then, using a sonication process, a uniform lipid bilayer that supports the incorporation of membrane proteins is formed. These bilayer-coated carbon nanotubes are highly dispersible and stable in aqueous solution, and they can be used in development of various biosensors and energy producing devices. In the other hybrid nanostructure, the lipid bilayer of a liposome is covalently anchored to a biocompatible poly(ethylene) glycol (PEG) hydrogel core using double-stranded DNA (dsDNA) linkers. Release studies shows that nano-size hydrogel-anchored liposomes are exceptionally stable, and they can be used as biomimetic model membranes that mimic the connectivity between the cytoskeleton and the plasma membrane. After lipid bilayer removal, dsDNA linkers can provide programmable nanogels decorated with oligonucleotides with potential sites for further molecular assembly. These stable nanostructures can be useful for oligonucleotide and drug delivery applications. The developed hydrogel-anchored liposomes are exploited for encapsulation and intracellular delivery of therapeutic peptide. Peptides with anti-cancer properties are successfully encapsulated in hydrogel core of pH-sensitive liposomes during rehydration process. Liposomes release their cargo at acidic pH. Confocal microscopy confirms the intracellular delivery of liposomes through an endocytotic pathway.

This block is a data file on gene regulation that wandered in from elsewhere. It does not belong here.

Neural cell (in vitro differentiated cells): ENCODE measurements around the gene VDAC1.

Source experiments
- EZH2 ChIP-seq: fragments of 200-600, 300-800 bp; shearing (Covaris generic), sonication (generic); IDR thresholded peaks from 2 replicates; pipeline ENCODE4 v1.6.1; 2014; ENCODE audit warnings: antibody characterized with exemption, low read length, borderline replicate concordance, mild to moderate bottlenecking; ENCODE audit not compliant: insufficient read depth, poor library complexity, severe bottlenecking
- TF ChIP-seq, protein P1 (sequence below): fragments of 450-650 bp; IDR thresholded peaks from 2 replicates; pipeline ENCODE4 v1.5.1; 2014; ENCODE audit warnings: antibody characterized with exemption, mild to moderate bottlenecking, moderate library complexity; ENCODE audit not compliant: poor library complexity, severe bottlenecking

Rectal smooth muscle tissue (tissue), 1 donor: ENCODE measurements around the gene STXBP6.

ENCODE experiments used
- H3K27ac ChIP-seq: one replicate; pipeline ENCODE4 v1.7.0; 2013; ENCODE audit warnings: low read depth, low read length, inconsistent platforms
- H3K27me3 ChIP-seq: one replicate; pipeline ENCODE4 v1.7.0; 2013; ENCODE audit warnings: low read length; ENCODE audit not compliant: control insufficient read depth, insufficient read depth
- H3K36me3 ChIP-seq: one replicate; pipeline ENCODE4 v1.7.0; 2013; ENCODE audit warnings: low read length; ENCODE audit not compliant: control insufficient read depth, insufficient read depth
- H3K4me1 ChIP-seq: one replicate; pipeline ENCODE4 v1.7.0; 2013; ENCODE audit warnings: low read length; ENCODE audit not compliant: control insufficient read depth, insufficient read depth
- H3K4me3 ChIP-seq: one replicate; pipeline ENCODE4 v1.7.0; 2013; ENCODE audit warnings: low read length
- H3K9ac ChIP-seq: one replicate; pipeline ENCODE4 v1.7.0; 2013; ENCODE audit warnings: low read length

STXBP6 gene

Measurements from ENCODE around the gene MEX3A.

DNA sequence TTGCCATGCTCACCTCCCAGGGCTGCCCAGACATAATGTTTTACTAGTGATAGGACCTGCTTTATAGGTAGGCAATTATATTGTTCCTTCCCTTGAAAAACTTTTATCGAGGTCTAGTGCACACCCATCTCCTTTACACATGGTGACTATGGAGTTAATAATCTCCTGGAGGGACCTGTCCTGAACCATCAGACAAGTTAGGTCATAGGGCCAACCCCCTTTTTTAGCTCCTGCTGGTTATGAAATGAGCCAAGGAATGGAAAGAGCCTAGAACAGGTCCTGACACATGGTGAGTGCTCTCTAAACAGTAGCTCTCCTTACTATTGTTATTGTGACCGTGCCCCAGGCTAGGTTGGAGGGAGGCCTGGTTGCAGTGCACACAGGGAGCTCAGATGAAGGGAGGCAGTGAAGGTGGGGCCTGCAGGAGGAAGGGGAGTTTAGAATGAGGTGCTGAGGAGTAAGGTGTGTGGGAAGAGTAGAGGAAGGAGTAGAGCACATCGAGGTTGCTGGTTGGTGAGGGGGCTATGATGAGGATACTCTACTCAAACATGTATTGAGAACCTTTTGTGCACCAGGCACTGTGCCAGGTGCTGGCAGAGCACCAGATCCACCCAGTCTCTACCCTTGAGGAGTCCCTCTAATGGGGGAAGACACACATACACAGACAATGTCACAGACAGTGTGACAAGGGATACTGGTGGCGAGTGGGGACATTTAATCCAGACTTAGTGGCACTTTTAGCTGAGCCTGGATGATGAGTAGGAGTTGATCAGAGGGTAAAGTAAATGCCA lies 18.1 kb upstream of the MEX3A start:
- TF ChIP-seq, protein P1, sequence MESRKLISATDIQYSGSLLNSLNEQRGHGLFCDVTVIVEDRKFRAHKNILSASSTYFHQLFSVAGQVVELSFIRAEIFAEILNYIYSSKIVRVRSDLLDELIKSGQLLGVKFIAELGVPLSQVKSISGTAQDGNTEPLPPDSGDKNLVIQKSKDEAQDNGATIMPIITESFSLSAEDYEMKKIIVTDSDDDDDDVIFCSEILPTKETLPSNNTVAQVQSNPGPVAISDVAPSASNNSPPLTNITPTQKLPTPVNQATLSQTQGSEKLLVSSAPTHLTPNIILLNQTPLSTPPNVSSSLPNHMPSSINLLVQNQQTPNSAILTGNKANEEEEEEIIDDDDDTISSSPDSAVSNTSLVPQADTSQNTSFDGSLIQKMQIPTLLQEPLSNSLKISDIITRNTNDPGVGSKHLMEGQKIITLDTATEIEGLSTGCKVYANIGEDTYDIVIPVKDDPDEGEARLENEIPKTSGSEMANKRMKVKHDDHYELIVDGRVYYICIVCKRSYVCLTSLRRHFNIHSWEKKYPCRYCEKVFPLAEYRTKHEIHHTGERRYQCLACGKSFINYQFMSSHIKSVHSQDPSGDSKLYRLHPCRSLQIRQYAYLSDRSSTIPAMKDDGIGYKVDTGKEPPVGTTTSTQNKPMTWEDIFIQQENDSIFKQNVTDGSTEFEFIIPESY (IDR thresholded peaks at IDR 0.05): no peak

12. Spaceflight Effects on Virulence of Pseudomonas Aeruginosa

    Science.gov (United States)

    Broadway, S.; Goins, T.; Crandell, C.; Richards, C.; Patel, M.; Pyle, B.

    2008-06-01